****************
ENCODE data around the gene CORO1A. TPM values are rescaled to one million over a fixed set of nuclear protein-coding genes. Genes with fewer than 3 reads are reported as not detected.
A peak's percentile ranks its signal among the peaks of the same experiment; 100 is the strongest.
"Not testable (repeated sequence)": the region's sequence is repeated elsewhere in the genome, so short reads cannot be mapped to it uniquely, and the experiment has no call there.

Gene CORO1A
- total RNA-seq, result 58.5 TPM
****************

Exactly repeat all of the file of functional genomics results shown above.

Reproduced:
ENCODE data around the gene CORO1A. TPM values are rescaled to one million over a fixed set of nuclear protein-coding genes. Genes with fewer than 3 reads are reported as not detected.
A peak's percentile ranks its signal among the peaks of the same experiment; 100 is the strongest.
"Not testable (repeated sequence)": the region's sequence is repeated elsewhere in the genome, so short reads cannot be mapped to it uniquely, and the experiment has no call there.

Gene CORO1A
- total RNA-seq, result 58.5 TPM